LAB—OR's collective work is about the spaces between architectural labor and construction labor. These spaces connect instruments of practice with environmental, social, and political imbalances of power. Self-incriminating practices implicate architecture (and themselves) in these imbalances. Because self-incrimination has a long legal history—fraught with judicial implications—we are asking ourselves how can practices of architectural self-incrimination work? Structuring our practice and teaching around forms of exposure, including self-exposure, gives us the space to support collective, action-based programs and projects.
Jessica Garcia Fritz (she/her/hers) is a citizen of the Cheyenne River Sioux Tribe (Itazipco). She has studied and practiced architecture in the United States and Europe, including the Faculty of Architecture at the University of Lisbon in Portugal. Her teaching and research challenge architecture’s role in nation-state building through the extraction of material territories in indigenous lands.
Jessica earned a Bachelor of Arts in Architecture with a concentration in Studio Arts and Construction Management from the University of Minnesota, where she also completed a Master of Architecture. Following graduate school she worked as an intern architect in New York City and began working as an exhibit designer at the Smithsonian's National Museum of the American Indian (NMAI).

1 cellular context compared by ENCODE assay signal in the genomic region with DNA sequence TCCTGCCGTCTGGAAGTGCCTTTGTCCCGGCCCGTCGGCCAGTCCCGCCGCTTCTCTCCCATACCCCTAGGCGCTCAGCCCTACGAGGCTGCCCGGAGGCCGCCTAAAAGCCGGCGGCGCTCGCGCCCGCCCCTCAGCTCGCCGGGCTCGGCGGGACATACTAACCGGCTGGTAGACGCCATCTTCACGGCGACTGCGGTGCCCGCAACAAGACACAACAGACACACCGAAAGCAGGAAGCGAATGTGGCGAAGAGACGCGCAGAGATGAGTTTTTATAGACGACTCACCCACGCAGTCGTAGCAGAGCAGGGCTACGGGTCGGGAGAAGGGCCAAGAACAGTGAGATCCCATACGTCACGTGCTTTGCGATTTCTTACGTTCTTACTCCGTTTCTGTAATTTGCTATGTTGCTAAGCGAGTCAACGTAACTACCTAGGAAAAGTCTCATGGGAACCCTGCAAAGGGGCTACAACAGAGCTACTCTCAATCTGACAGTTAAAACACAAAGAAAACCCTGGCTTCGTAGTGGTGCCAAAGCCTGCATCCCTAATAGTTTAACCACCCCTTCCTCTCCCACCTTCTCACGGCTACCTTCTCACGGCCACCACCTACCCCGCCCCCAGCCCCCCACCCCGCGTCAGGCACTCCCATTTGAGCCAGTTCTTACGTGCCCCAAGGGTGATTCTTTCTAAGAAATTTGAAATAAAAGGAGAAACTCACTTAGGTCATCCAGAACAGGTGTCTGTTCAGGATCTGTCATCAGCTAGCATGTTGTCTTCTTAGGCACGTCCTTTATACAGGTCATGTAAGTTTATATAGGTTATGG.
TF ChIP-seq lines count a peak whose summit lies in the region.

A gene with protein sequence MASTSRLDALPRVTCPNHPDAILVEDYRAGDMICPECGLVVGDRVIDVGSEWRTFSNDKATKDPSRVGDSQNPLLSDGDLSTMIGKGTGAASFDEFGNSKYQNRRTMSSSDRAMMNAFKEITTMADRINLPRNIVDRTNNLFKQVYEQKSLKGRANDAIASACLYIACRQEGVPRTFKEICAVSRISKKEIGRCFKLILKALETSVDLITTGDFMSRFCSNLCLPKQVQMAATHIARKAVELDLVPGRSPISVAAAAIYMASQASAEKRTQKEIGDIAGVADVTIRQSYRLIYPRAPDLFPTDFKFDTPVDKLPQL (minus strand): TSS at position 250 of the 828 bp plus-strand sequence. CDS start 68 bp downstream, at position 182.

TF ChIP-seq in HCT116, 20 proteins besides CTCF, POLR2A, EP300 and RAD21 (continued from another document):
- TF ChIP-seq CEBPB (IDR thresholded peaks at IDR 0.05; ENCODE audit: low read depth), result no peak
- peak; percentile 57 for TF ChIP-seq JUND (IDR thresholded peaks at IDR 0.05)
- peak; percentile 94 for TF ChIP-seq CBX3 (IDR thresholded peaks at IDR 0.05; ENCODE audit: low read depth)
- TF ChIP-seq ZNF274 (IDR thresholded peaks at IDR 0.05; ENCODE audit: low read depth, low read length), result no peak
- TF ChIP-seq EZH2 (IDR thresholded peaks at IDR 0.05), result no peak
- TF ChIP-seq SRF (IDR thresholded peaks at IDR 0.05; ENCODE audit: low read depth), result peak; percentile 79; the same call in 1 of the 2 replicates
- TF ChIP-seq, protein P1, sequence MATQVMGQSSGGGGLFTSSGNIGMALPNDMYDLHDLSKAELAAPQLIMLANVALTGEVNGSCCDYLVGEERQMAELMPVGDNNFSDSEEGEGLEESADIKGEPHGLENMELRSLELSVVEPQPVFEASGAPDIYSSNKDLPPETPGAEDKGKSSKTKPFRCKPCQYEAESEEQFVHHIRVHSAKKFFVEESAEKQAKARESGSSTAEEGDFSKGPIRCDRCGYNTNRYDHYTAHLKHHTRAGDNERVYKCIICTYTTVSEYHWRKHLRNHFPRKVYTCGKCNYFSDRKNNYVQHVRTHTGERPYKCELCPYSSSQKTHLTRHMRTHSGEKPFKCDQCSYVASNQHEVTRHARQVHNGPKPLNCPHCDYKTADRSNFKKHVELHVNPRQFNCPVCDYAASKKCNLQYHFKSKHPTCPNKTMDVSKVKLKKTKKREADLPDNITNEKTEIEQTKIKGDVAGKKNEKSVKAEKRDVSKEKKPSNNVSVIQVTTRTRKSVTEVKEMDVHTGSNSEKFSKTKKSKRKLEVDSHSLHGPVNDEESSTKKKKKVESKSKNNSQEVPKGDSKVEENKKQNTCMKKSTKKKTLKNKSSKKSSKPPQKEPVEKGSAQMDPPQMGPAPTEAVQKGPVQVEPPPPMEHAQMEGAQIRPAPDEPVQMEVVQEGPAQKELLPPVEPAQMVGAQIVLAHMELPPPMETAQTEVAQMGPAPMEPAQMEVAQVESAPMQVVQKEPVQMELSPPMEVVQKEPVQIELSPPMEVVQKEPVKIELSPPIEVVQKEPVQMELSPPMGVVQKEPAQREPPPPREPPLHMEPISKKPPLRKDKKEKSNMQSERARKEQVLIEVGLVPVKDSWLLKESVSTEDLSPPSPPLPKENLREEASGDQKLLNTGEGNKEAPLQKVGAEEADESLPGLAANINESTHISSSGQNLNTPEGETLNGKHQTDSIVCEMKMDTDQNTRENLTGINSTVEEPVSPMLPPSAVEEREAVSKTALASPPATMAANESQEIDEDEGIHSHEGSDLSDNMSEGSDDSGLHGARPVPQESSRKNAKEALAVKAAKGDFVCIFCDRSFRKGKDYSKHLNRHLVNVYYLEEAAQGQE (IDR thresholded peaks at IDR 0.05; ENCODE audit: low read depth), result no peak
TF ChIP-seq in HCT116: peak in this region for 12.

Jessica is an Assistant Professor in the School of Architecture (SoA) at the University of Minnesota, where she is also a member of the Design Justice Collective in the College of Design. Before joining the SoA, Jessica was a founding faculty of DoArch, South Dakota State University, where she spent ten years helping to design the first accredited architecture program in the state.
Federico Garcia Lammers (he/him/his) emigrated from Montevideo, Uruguay to the United States in 2001. He has practiced architecture in Minneapolis/St.Paul, Lisbon, and New York City. His teaching and research connect expansive notions of citizenship with the labor systems that underlie architectural production.
Federico completed a Bachelor of Science in Architecture with a focus on Media Studies and Latin American History, and a Master of Architecture from the University of Minnesota, where he received the Henry Adams AIA Certificate and the Richard Morrill Memorial Thesis Award for Design Excellence.
Federico is an Associate Professor and the Director of Graduate Studies in the School of Architecture (SoA) at the University of Minnesota. Before joining the SoA, Federico was a founding faculty of DoArch, South Dakota State University, where he spent nine years helping to design the first accredited architecture program in the state.